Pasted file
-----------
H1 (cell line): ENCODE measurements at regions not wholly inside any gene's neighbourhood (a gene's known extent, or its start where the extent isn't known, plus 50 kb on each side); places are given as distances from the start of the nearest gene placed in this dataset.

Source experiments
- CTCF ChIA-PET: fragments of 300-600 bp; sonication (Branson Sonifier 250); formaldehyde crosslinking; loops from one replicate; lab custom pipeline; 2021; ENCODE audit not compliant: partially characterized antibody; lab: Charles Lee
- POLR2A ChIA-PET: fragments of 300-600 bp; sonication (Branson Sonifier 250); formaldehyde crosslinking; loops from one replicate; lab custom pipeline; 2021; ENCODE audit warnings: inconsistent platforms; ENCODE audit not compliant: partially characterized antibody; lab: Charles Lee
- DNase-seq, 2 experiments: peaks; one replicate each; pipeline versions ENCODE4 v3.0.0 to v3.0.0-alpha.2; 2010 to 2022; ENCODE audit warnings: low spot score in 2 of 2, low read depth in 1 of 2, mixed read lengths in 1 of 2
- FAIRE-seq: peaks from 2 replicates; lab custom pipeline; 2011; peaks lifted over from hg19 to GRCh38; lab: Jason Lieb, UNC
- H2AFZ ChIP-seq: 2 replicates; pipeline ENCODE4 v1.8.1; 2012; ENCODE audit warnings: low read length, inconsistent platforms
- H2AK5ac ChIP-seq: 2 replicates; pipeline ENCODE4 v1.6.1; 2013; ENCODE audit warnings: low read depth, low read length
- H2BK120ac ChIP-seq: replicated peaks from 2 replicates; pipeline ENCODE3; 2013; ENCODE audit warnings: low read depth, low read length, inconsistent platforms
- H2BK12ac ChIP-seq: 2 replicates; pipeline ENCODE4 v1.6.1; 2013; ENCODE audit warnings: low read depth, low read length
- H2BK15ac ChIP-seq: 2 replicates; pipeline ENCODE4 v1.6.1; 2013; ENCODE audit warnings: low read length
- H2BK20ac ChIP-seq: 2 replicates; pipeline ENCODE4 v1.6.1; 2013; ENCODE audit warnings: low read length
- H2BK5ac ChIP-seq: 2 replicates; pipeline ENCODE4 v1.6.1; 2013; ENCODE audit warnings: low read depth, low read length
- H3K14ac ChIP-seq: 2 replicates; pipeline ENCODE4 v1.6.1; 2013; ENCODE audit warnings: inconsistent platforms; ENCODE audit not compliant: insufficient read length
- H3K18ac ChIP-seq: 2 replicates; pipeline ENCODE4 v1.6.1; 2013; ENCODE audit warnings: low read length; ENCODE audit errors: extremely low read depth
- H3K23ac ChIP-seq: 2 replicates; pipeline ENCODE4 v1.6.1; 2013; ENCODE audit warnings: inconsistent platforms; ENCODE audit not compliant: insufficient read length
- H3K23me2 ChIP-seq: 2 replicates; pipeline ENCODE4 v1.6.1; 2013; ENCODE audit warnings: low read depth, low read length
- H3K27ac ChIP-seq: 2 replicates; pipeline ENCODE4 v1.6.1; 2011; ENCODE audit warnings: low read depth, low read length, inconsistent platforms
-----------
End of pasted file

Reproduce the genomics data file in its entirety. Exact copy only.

H1 (cell line): ENCODE measurements at regions not wholly inside any gene's neighbourhood (a gene's known extent, or its start where the extent isn't known, plus 50 kb on each side); places are given as distances from the start of the nearest gene placed in this dataset.

Source experiments
- CTCF ChIA-PET: fragments of 300-600 bp; sonication (Branson Sonifier 250); formaldehyde crosslinking; loops from one replicate; lab custom pipeline; 2021; ENCODE audit not compliant: partially characterized antibody; lab: Charles Lee
- POLR2A ChIA-PET: fragments of 300-600 bp; sonication (Branson Sonifier 250); formaldehyde crosslinking; loops from one replicate; lab custom pipeline; 2021; ENCODE audit warnings: inconsistent platforms; ENCODE audit not compliant: partially characterized antibody; lab: Charles Lee
- DNase-seq, 2 experiments: peaks; one replicate each; pipeline versions ENCODE4 v3.0.0 to v3.0.0-alpha.2; 2010 to 2022; ENCODE audit warnings: low spot score in 2 of 2, low read depth in 1 of 2, mixed read lengths in 1 of 2
- FAIRE-seq: peaks from 2 replicates; lab custom pipeline; 2011; peaks lifted over from hg19 to GRCh38; lab: Jason Lieb, UNC
- H2AFZ ChIP-seq: 2 replicates; pipeline ENCODE4 v1.8.1; 2012; ENCODE audit warnings: low read length, inconsistent platforms
- H2AK5ac ChIP-seq: 2 replicates; pipeline ENCODE4 v1.6.1; 2013; ENCODE audit warnings: low read depth, low read length
- H2BK120ac ChIP-seq: replicated peaks from 2 replicates; pipeline ENCODE3; 2013; ENCODE audit warnings: low read depth, low read length, inconsistent platforms
- H2BK12ac ChIP-seq: 2 replicates; pipeline ENCODE4 v1.6.1; 2013; ENCODE audit warnings: low read depth, low read length
- H2BK15ac ChIP-seq: 2 replicates; pipeline ENCODE4 v1.6.1; 2013; ENCODE audit warnings: low read length
- H2BK20ac ChIP-seq: 2 replicates; pipeline ENCODE4 v1.6.1; 2013; ENCODE audit warnings: low read length
- H2BK5ac ChIP-seq: 2 replicates; pipeline ENCODE4 v1.6.1; 2013; ENCODE audit warnings: low read depth, low read length
- H3K14ac ChIP-seq: 2 replicates; pipeline ENCODE4 v1.6.1; 2013; ENCODE audit warnings: inconsistent platforms; ENCODE audit not compliant: insufficient read length
- H3K18ac ChIP-seq: 2 replicates; pipeline ENCODE4 v1.6.1; 2013; ENCODE audit warnings: low read length; ENCODE audit errors: extremely low read depth
- H3K23ac ChIP-seq: 2 replicates; pipeline ENCODE4 v1.6.1; 2013; ENCODE audit warnings: inconsistent platforms; ENCODE audit not compliant: insufficient read length
- H3K23me2 ChIP-seq: 2 replicates; pipeline ENCODE4 v1.6.1; 2013; ENCODE audit warnings: low read depth, low read length
- H3K27ac ChIP-seq: 2 replicates; pipeline ENCODE4 v1.6.1; 2011; ENCODE audit warnings: low read depth, low read length, inconsistent platforms